In England, David Bowie may become—may already be—a real star, but in the American context he looks more like an aesthete using stardom as a metaphor. (p. 171)
Part of the problem is Bowie's material. "Hunky Dory," the first of his albums to get much critical attention, has become one of my favorite records, but his more recent stuff bores me. When "Hunky Dory" came out, I took one look at the album cover—a soft, vague picture of the artist looking soft and vague—and anticipated a soft, vague sensibility. Instead, Bowie turned out to be an intelligent, disciplined, wry Lou Reed freak. To say that his current opus, "The Rise and Fall of Ziggy Stardust and the Spiders from Mars"…, fulfills the threat of the "Hunky Dory" cover would be unfair, but not very. Some of the songs are O.K.—"Hang On to Yourself," "Starman," even "Five Years" when it manages to transcend the self-pity inherent in its theme (the end of the world). But the idea of a pop star from outer space (read pop star as explorer, prophet, poet of technology, exotic on the outside but merely human on the inside, and so on) just doesn't make it, except maybe as a spoof, and Bowie—or should I say Ziggy?—takes it seriously. (pp. 171-72)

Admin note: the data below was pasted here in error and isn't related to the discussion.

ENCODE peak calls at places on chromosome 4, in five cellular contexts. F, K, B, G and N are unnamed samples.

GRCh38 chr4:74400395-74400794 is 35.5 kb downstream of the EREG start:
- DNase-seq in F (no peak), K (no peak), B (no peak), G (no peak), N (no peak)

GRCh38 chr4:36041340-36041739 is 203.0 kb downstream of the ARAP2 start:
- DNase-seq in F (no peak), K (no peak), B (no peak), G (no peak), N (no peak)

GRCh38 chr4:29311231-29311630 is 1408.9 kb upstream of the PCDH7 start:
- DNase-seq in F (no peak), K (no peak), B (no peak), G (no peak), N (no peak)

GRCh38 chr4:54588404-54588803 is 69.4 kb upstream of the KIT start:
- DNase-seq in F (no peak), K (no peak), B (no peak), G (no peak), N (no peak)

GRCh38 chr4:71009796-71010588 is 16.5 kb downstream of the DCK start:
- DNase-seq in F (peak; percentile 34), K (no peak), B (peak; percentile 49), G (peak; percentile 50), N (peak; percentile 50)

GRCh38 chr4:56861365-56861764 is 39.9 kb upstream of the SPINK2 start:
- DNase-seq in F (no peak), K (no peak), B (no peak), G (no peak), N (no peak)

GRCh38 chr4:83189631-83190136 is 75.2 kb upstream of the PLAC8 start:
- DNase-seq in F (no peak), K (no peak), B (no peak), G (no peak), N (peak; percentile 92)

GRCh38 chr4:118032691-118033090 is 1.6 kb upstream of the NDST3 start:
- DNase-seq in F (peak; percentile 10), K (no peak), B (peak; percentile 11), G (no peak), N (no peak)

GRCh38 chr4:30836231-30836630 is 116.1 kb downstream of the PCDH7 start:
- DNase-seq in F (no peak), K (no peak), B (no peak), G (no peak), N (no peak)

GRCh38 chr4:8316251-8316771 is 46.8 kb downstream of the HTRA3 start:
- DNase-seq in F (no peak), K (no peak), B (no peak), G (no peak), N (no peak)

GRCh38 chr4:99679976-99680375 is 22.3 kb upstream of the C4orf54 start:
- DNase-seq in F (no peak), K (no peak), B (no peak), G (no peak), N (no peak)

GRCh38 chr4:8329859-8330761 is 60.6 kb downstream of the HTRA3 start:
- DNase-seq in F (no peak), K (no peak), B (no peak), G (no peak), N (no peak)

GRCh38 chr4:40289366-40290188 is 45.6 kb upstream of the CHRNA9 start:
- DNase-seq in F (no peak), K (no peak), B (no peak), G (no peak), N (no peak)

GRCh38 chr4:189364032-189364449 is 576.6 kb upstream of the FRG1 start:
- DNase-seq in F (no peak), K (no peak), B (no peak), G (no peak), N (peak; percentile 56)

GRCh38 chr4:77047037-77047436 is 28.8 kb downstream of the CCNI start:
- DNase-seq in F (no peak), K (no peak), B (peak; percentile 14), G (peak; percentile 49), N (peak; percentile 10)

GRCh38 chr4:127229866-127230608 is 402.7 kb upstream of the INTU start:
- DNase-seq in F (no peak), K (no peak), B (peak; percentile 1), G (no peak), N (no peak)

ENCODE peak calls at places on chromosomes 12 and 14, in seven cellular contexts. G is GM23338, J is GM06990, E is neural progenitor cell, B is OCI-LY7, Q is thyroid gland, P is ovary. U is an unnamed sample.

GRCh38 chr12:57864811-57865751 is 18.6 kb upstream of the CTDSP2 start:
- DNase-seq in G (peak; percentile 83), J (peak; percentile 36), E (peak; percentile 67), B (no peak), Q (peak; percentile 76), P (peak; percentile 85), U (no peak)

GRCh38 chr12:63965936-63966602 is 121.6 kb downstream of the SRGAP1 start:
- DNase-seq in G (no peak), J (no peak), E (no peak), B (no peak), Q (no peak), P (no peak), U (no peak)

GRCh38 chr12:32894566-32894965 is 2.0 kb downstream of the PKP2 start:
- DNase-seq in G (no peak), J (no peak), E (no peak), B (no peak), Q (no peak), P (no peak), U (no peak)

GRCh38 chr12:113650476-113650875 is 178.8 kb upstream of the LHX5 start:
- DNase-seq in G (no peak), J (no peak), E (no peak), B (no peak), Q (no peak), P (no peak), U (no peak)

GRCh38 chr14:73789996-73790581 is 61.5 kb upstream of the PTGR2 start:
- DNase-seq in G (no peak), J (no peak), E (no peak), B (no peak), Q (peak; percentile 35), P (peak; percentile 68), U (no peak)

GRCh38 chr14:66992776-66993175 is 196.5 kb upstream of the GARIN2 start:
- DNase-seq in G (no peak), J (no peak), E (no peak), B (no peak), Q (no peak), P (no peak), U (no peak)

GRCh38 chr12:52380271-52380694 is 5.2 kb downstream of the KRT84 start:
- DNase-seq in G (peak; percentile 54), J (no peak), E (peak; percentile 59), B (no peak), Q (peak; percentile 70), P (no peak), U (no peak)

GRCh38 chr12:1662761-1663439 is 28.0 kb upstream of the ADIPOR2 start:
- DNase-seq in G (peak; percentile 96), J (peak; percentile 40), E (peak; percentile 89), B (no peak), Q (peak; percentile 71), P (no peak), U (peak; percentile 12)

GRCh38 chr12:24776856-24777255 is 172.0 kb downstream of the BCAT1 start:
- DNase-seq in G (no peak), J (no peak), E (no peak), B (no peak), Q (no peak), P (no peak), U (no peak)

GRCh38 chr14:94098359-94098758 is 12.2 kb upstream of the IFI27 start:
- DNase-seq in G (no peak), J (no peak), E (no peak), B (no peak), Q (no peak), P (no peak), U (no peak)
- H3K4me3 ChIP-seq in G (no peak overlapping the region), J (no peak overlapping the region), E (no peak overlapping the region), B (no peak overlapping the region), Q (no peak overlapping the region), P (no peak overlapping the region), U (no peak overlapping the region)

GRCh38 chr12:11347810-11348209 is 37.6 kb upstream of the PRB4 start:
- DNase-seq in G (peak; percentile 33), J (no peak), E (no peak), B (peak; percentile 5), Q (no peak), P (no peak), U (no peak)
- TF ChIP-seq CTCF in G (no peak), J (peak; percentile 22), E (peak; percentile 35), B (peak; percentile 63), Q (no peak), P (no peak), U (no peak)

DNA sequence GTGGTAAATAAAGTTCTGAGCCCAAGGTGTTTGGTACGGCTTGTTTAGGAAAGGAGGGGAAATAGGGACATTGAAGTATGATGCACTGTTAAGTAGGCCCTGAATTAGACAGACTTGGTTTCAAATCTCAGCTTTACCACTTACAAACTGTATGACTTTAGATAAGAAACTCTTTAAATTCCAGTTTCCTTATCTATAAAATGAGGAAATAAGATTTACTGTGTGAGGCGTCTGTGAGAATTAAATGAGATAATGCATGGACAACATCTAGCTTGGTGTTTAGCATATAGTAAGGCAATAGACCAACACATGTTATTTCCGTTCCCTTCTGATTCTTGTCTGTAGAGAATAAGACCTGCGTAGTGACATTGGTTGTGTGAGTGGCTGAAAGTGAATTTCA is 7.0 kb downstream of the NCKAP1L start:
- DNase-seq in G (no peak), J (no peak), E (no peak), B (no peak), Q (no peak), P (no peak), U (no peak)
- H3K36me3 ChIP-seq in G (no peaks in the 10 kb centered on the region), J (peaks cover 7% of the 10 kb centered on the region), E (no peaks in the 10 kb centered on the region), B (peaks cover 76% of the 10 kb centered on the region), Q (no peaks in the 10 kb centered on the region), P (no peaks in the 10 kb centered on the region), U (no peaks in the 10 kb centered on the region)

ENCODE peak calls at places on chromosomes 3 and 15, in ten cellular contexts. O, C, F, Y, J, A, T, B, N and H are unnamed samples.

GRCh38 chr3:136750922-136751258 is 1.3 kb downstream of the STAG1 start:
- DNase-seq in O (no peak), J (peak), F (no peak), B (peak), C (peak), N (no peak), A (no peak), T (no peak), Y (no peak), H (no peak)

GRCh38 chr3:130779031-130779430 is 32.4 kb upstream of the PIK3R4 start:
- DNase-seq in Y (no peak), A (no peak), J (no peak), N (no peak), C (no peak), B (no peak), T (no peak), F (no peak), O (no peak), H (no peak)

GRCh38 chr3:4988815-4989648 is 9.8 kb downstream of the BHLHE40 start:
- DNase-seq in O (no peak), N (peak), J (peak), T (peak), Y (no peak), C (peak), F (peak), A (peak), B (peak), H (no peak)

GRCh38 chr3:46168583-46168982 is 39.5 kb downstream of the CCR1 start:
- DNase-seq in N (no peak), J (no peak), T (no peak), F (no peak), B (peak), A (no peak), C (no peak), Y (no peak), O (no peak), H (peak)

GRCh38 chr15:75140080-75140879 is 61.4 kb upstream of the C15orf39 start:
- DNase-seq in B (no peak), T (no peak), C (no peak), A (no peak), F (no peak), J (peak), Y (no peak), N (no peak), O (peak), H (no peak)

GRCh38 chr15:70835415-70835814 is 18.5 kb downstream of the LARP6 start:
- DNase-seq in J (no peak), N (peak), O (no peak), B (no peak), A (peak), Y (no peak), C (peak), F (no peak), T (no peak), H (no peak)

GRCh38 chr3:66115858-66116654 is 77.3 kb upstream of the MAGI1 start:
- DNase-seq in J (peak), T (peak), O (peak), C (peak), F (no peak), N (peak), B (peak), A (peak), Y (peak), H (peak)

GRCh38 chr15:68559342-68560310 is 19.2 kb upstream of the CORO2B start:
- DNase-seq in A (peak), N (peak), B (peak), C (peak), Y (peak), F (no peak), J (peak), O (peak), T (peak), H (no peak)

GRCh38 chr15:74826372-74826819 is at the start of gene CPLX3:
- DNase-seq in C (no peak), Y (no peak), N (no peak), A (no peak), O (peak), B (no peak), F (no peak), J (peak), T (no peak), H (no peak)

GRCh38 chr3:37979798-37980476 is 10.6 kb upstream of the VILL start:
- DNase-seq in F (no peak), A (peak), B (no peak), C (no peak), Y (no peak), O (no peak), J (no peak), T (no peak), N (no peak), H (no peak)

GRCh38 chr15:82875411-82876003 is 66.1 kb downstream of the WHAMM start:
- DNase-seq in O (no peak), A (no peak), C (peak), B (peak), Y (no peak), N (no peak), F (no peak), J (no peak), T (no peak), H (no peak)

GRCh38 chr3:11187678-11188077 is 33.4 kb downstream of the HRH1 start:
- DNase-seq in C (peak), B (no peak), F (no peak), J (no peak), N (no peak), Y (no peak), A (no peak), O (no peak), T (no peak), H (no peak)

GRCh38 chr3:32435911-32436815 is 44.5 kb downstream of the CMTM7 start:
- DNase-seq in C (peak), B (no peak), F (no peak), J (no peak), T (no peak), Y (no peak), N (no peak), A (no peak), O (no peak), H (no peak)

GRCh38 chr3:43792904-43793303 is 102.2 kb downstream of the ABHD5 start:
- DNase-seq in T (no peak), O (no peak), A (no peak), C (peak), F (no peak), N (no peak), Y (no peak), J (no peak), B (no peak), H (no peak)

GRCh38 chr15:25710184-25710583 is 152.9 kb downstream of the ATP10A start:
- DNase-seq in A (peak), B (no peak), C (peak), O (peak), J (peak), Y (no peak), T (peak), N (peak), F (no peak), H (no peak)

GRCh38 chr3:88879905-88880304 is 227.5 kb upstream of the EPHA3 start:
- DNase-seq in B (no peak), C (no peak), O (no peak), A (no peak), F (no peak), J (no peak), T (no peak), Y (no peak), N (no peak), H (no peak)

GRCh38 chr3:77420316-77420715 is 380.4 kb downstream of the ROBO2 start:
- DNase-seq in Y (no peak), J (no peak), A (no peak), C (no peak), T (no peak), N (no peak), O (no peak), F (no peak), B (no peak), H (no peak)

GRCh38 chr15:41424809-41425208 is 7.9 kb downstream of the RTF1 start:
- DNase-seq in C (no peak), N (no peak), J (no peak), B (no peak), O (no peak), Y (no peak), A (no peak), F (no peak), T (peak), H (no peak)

Ellen Willis, "Bowie's Limitations," in The New Yorker (© 1972 by The New Yorker Magazine, Inc.), Vol. XLVIII, No. 34, October 14, 1972, pp. 171-73.